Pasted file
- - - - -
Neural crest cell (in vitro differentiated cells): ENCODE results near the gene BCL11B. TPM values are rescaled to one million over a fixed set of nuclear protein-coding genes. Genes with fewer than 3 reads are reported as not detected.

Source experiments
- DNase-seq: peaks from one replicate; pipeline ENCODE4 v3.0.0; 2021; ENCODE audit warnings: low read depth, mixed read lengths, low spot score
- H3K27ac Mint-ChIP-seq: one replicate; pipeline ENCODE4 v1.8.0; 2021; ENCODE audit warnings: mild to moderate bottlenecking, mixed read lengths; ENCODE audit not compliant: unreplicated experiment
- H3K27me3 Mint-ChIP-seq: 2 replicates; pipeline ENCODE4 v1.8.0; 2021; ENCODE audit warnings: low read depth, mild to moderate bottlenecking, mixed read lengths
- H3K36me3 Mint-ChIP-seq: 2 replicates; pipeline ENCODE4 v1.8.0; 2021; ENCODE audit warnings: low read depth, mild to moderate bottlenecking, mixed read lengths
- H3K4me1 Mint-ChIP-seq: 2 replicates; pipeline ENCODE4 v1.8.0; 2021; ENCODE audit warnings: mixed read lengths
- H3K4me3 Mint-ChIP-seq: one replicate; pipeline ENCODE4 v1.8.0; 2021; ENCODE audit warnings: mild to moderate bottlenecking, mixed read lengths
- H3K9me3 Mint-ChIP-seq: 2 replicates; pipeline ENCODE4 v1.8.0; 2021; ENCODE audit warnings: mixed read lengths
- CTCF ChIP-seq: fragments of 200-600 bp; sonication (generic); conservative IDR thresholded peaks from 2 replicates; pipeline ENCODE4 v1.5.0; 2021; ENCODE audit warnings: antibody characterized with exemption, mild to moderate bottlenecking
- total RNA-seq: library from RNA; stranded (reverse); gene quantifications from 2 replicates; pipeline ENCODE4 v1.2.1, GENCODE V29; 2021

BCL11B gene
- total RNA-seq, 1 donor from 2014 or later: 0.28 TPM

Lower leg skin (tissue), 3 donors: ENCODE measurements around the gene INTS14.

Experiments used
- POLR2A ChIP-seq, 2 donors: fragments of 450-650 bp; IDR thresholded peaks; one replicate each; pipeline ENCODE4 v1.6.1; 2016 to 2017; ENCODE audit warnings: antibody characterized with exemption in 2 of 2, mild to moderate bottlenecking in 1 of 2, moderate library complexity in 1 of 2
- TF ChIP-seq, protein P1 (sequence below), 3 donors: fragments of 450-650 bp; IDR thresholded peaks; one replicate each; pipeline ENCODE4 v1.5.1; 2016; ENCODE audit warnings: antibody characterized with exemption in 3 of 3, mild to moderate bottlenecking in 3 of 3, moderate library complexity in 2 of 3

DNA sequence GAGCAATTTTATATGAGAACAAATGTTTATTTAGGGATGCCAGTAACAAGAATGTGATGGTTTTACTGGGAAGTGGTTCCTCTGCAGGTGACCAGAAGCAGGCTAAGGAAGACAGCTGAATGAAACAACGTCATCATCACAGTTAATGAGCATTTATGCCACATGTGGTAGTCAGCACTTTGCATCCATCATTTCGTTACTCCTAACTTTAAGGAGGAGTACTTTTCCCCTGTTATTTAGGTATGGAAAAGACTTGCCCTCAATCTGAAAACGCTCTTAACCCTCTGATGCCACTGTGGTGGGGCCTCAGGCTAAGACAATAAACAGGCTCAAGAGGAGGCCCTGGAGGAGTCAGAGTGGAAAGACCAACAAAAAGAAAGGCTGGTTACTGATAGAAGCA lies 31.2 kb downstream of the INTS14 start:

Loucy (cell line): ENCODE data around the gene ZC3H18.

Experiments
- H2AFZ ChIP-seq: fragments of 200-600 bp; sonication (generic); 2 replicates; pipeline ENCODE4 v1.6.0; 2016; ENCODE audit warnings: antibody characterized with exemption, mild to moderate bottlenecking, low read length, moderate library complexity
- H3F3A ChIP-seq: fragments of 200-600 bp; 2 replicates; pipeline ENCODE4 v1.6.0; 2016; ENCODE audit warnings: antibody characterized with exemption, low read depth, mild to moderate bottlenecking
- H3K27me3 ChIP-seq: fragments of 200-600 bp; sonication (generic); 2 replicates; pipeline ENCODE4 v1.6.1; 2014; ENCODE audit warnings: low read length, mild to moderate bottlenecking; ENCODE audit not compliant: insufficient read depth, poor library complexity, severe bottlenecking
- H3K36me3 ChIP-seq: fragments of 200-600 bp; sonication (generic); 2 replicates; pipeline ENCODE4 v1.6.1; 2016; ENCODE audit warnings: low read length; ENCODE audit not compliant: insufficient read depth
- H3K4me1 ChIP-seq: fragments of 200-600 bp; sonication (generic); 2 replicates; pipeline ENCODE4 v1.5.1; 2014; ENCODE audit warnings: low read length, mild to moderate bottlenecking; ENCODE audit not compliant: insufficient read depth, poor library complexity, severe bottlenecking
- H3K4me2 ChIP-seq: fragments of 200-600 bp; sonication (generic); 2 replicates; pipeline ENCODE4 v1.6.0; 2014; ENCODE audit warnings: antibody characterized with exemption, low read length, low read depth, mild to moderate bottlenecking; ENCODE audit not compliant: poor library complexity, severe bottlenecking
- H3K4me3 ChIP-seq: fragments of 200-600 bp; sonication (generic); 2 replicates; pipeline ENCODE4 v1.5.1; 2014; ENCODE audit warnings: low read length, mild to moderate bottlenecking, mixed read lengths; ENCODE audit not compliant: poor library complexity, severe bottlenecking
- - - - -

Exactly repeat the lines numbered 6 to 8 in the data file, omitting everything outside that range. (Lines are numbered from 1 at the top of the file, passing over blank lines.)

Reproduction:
- H3K36me3 Mint-ChIP-seq: 2 replicates; pipeline ENCODE4 v1.8.0; 2021; ENCODE audit warnings: low read depth, mild to moderate bottlenecking, mixed read lengths
- H3K4me1 Mint-ChIP-seq: 2 replicates; pipeline ENCODE4 v1.8.0; 2021; ENCODE audit warnings: mixed read lengths
- H3K4me3 Mint-ChIP-seq: one replicate; pipeline ENCODE4 v1.8.0; 2021; ENCODE audit warnings: mild to moderate bottlenecking, mixed read lengths